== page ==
He reacted instinctively, throwing an elbow into the gut of the Serb next to him, pulling away from the man on the right. The first man had been holding his AK and Mark tore it from him, brought it to bear on the second man only to see him rock backward as two bullets tore into his chest. The sounds of gunfire filled the air.
Mark dropped to the ground and rolled away from the path leading to the farmhouse. He was facing back toward two vehicles, a truck and an armored personnel carrier. Mark got a brief glimpse of two Serb soldiers dropping a stretcher to the ground and bringing their weapons to bear. The man on the stretcher bounced up from the impact and then back down with a moan.
The Serb Mark had elbowed fell on top of him, grabbing for the rifle. The men rolled over as rounds cracked overhead. Mark’s training took hold instinctively. Fight the man, not the weapon. He ignored the shouts and screams coming from the farmhouse, focusing completely on the Serb who was doing his best to rip the rifle away. Releasing his own grip, Mark blasted the heels of his bound hands into the Serb’s nose, which exploded in a cloud of blood and snot that splattered into Mark’s eyes. With a roar of rage, the Serb pushed Mark away and rolled onto his side, reaching for the rifle. Mark reached instinctively for his combat knife, registering a moment of surprise as he slid it out of the scabbard. The idiots hadn’t taken it from him. Now they would pay for that mistake. The Serb got one hand on the rifle before seizing up as Mark’s blade plunged into his side.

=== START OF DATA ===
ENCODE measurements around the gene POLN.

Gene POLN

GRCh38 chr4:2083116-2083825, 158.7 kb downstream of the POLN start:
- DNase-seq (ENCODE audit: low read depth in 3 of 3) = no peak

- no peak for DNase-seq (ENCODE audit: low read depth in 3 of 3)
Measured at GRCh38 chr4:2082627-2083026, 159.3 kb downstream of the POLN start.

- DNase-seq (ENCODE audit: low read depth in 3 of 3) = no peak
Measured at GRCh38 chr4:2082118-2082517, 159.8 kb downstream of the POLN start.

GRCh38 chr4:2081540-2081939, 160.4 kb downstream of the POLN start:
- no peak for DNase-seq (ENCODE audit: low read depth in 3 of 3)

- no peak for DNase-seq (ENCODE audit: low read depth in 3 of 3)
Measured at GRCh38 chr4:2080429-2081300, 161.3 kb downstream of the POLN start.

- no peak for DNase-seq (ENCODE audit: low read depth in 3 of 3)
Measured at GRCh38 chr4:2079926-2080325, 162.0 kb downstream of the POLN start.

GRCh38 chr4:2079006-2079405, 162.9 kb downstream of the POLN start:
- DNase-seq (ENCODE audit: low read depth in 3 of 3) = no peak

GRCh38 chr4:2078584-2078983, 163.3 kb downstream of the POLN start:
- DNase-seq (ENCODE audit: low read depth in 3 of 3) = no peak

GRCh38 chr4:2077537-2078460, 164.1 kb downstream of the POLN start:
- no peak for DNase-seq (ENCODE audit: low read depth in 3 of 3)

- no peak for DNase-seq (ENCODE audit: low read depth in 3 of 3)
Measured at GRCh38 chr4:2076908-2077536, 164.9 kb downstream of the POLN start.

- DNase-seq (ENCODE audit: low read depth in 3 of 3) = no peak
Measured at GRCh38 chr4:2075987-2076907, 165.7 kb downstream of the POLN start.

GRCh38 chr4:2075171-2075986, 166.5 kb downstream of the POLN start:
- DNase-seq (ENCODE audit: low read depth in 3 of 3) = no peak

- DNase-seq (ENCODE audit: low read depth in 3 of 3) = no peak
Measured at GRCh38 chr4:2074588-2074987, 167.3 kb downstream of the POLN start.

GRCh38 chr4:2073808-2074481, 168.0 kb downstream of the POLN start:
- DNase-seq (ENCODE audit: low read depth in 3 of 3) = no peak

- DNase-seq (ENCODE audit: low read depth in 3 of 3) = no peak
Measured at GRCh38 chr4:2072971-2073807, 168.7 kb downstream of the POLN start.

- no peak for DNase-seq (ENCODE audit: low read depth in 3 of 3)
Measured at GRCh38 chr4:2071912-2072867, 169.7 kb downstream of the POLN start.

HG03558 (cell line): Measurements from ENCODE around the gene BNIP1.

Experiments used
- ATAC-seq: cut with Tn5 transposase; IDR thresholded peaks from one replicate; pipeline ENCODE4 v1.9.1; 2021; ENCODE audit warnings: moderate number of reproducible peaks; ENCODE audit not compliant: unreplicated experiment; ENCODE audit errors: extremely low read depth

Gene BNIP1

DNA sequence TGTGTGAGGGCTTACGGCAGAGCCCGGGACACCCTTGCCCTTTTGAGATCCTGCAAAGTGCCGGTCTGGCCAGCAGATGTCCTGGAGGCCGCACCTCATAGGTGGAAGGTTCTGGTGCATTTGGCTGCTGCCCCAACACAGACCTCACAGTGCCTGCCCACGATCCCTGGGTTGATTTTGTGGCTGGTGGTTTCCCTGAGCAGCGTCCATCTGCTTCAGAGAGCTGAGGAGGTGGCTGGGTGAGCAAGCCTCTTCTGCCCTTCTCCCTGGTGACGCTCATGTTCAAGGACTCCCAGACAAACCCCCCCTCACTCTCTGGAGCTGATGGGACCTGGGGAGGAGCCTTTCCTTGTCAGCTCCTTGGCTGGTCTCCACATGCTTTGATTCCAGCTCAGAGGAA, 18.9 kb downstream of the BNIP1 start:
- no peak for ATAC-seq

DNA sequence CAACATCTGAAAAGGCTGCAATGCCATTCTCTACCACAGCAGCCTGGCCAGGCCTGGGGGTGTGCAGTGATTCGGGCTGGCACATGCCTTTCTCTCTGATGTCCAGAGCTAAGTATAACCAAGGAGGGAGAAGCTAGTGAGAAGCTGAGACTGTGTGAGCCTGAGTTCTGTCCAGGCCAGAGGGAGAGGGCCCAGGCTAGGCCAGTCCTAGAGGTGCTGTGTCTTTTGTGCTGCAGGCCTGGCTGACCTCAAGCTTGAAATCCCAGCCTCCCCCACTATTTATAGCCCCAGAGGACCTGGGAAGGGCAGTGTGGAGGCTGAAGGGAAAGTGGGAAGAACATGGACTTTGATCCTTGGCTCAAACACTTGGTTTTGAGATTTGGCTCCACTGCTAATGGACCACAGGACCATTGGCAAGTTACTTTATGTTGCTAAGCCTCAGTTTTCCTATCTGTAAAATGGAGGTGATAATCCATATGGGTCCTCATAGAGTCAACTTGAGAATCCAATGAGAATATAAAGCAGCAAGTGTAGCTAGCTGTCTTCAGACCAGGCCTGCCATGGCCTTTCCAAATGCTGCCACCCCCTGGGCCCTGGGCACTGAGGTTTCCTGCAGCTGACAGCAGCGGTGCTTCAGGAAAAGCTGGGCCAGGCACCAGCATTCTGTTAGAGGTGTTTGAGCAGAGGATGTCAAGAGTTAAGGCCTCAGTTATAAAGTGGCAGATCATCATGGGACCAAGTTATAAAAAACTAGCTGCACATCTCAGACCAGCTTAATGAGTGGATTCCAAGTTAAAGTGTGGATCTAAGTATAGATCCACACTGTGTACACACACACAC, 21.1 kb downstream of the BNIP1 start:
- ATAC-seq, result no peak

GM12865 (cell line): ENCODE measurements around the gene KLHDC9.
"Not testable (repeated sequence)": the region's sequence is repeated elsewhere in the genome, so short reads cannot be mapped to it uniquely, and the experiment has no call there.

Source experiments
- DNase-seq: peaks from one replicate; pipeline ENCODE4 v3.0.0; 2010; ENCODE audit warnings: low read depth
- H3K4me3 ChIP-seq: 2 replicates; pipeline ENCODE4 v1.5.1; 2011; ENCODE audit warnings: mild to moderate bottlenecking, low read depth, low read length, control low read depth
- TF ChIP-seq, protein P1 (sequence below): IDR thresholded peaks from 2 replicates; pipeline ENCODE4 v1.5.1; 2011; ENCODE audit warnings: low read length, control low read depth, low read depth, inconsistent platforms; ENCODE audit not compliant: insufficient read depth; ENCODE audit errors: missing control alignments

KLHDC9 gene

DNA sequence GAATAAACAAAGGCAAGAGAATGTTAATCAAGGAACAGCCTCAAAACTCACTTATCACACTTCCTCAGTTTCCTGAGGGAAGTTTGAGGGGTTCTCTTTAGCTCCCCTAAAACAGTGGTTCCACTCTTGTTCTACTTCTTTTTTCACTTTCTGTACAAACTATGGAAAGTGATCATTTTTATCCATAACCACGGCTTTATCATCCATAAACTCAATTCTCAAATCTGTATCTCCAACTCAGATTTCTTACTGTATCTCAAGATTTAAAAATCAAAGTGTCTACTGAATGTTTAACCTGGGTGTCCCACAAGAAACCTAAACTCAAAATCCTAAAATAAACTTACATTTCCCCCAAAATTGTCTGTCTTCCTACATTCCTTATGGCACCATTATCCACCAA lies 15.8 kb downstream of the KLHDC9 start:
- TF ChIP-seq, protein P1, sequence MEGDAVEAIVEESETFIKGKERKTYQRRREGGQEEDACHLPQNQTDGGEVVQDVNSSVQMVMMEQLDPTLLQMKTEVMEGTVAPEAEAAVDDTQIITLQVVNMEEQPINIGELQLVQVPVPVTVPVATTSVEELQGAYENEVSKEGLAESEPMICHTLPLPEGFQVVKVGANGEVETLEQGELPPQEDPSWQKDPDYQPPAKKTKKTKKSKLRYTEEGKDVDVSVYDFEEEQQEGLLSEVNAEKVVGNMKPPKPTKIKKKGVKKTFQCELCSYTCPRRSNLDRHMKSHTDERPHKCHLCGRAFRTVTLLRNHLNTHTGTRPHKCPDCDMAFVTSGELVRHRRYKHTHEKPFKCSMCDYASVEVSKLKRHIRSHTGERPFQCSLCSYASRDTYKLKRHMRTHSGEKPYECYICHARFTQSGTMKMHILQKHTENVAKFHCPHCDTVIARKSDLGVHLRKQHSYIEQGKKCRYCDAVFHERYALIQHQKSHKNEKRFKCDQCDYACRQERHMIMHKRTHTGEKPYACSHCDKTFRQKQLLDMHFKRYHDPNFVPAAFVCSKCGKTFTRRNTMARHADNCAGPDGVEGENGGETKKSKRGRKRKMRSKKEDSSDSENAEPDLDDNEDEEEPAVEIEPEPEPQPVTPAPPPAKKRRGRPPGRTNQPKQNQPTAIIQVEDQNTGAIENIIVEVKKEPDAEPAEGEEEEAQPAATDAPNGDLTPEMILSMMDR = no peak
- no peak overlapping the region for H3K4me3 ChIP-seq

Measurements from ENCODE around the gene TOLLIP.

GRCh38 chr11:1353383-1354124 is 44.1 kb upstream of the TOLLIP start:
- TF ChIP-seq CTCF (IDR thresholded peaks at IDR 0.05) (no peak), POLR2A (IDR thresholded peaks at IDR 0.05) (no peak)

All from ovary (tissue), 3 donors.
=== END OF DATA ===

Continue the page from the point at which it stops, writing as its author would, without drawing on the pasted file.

The firefight had intensified. Mark pushed the dying Serb soldier away from him, pulling the knife free and slipping it back into the scabbard. He grabbed the AK off the ground and looked back toward the vehicles. One man lay still on the ground near the front of the APC, another took a round in the head and fell back. Three more Serbs were using the truck for cover. From beyond, Mark heard orders shouted in English with a British accent. To his right he saw four soldiers coming out of a hedgerow into the farmyard, firing at the house. One of the men waved toward the barn, and Mark heard an engine start up. The four Brits were trying to flank the farmhouse, but the Serbs inside must’ve gotten out through a back door and made it to a vehicle in the barn.
The rest of the British platoon had to be advancing on the Serb vehicles in front of Mark. Hemple lay on the stretcher, and he tried raising his good arm. Still alive, but maybe not for long. Mark scrambled to his feet and stayed in a crouch, running toward the wounded man. The nearest Serb saw him coming and turned to engage, taking three rounds in the chest from Mark’s rifle for his trouble. Mark crawled forward to cover Hemple with his own body and brought the rifle around to the backs of the two remaining Serbs. He squeezed the trigger but the rifle jammed. Before he could clear it the Serbs were dropping their own weapons and raising their hands.
Soldiers appeared, some of the toughest-looking men Mark had ever seen, and right now they looked beautiful. Four of them manhandled the two surviving Serbs to the ground and began applying zip ties to their wrists. Another one, his hair streaked with gray beneath the beige beret, strode up to Mark and knelt down. “22 SAS,” the officer said. “Are you injured, Major?”
“No, but my man here needs help.”
The Brit waved to one of his men. “We have a wounded man here! Get Sergeant Dooley over here on the double!” Behind the farmhouse, the sound of the vehicle engine diminished. “Bugger,” the officer said, “I think the rest of the lot got loose from us.”
Mark had moved to a sitting position, his back against the side of the truck. Suddenly he was very tired and his headache was back with a vengeance. “Where are we?”
“Five kilometers inside Serbia,” the Brit said. “We’d best hustle you gentlemen back into Kosovo and get you to hospital.”
“I’m okay,” Mark said, just as he started to tip over.
The last thing he heard was, “Bloody hell you are, Yank.”
Copyright 2017. David Tindell, Author. All rights reserved.